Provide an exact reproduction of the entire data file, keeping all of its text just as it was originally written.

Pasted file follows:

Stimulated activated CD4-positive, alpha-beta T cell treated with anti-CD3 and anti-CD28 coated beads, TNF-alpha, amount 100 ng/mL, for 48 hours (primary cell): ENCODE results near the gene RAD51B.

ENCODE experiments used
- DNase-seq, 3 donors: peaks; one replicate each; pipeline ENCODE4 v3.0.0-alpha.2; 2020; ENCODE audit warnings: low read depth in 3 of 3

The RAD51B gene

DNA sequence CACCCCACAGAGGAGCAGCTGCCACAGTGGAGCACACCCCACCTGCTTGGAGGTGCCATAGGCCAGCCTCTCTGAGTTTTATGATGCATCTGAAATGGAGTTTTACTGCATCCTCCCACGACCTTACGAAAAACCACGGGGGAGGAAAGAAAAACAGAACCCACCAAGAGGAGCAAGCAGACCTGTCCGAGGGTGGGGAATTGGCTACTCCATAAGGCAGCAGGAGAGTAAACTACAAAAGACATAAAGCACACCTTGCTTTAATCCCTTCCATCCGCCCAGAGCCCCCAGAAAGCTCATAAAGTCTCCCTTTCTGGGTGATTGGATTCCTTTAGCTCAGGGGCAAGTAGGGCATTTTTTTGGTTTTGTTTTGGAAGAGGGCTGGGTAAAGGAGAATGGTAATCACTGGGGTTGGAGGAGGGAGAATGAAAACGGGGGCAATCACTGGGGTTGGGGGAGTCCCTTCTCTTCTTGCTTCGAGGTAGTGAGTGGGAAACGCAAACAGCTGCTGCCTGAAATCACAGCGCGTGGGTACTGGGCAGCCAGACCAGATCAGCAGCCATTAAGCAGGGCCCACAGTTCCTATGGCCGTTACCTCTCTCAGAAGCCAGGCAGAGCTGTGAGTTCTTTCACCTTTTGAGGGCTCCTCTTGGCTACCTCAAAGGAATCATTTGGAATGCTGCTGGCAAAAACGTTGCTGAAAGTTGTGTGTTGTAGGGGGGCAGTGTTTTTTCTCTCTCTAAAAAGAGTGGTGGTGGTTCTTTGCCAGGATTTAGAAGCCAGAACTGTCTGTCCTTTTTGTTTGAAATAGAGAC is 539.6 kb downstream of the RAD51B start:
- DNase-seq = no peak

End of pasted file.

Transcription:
Stimulated activated CD4-positive, alpha-beta T cell treated with anti-CD3 and anti-CD28 coated beads, TNF-alpha, amount 100 ng/mL, for 48 hours (primary cell): ENCODE results near the gene RAD51B.

ENCODE experiments used
- DNase-seq, 3 donors: peaks; one replicate each; pipeline ENCODE4 v3.0.0-alpha.2; 2020; ENCODE audit warnings: low read depth in 3 of 3

The RAD51B gene

DNA sequence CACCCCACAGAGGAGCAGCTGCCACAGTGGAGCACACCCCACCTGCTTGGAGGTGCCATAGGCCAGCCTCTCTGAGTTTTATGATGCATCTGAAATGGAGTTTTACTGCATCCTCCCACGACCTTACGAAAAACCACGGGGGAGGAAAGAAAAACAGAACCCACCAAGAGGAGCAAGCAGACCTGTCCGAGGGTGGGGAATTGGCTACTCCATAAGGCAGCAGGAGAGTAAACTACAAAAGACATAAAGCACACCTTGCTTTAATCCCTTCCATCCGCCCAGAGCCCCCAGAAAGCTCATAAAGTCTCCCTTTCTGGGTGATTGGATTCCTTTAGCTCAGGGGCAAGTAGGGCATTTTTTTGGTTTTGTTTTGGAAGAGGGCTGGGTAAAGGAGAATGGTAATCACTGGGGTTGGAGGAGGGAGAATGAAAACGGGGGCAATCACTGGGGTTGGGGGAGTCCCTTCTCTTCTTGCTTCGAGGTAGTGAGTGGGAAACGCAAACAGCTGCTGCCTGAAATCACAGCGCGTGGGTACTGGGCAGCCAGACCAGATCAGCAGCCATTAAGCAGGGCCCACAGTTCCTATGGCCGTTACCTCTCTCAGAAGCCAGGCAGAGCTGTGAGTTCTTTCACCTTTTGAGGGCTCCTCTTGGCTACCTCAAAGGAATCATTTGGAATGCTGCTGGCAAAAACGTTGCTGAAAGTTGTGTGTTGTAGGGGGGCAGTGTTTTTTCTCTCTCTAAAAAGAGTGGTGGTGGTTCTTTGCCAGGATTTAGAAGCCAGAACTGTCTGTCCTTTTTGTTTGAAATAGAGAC is 539.6 kb downstream of the RAD51B start:
- DNase-seq = no peak